Head of the Italian Banking Association (ABI) Antonio Patuelli said on Thursday Italy is going through "weak" recovery which needs to be enhanced by simplification of its heavy bureaucratic system.
More than one out of four companies in Italy has become "deteriorated" during the global economic crisis, Patuelli said here at the ABI annual assembly.
On the whole, deteriorated credits in Italy have exceeded 290 billion euros (394 billion U.S. dollars) compared to 87 billion euros registered at the end of 2008.
Italian banks have suffered "a significant decline in profitability," Patuelli said.
In the last three years, the average profitability of the top 40 Italian banking groups has been negative, showing a worse performance compared to the European Union (EU) average, he added.
However, the ABI head pointed out, "banking firms and businesses in Italy have endured and continue to endure the effects of the crisis on their own without the bad banks, without state aid and with high levels of taxation."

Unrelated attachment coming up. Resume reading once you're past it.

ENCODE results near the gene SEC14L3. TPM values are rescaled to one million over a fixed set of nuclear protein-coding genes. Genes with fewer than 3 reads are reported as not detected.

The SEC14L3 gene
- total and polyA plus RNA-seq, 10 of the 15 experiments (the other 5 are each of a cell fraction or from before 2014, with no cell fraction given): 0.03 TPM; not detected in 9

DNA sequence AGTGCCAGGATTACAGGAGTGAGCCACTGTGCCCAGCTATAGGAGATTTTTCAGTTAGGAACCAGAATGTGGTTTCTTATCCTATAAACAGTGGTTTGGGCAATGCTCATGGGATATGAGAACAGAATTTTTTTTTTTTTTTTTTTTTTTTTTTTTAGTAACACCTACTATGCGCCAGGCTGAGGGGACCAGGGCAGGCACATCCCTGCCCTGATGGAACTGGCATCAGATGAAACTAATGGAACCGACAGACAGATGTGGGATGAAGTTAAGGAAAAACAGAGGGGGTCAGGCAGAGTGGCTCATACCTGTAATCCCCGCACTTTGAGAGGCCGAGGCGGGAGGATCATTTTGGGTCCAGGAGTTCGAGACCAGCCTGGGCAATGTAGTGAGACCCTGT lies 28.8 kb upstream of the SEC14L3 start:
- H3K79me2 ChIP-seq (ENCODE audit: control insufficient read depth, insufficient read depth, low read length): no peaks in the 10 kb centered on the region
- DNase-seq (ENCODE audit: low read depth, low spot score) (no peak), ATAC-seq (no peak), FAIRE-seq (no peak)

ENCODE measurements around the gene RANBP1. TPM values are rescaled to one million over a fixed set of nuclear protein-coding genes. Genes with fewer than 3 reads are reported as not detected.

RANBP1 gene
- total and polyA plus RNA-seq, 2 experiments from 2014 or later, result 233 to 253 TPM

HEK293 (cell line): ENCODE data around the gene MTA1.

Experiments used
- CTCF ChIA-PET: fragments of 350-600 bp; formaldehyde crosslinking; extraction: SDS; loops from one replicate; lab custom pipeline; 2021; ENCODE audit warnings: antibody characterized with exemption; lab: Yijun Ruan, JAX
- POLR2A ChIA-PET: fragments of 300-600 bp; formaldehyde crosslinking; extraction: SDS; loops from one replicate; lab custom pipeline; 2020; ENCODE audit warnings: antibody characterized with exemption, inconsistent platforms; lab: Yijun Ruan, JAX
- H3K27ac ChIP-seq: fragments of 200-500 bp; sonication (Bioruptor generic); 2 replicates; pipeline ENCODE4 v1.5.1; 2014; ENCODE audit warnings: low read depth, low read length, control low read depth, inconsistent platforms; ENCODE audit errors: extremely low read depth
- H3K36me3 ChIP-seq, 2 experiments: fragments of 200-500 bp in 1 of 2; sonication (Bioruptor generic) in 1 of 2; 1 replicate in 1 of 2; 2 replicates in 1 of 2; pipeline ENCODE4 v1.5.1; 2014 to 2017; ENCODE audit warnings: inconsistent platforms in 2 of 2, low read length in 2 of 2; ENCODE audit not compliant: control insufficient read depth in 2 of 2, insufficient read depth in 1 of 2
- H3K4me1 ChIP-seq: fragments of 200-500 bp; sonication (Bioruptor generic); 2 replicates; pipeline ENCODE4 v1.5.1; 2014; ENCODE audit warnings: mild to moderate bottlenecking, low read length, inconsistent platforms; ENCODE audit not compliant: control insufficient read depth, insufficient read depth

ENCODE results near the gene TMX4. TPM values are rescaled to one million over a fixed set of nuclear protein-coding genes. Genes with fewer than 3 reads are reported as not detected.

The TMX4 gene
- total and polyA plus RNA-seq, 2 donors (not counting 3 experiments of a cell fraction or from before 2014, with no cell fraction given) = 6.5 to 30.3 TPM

Patuelli called on the government of Prime Minister Matteo Renzi to ease heavy bureaucracy which weighs on the country's economy.
"Penalizing banks" with excessive regulations would reduce their competitiveness on the European market and would have "extremely adverse effects" on the Italian economy, he stressed.
The ABI head noted that 670 new bureaucratic regulations have been introduced over the past five years in the banking sector, which is also required to carry 21 procedures on behalf of the public administration for free.
Recent measures enacted by the government, such as 10-percent cut in business taxes and an easing of labor rules, were "going in the right direction" but should be developed with "more decisiveness" to foster Italy's ongoing "weak recovery," he said.
Figures released by Italy's national statistics institute Istat on Thursday showed the country's industrial production has fallen by 1.2 percent in May over April, the worst result since November 2012.
The head of Italian central bank Ignazio Visco agreed that the ongoing structural reforms in Italy will create a more favorable business climate both for national and foreign investors.
In his address to the ABI assembly, he said loans backed by the European Central Bank (ECB) will make 120 billion euros available to the Italian credit system, meaning that banks will be able to extend more loans to small-and medium-sized enterprises (SMEs).
"Banks must support the real economy by extending credit to those who deserve it," Visco said.
They must do everything possible to get rid of bad loans and cut administrative costs, he added, in an effort to become profitable again with "transparent behavior and legality."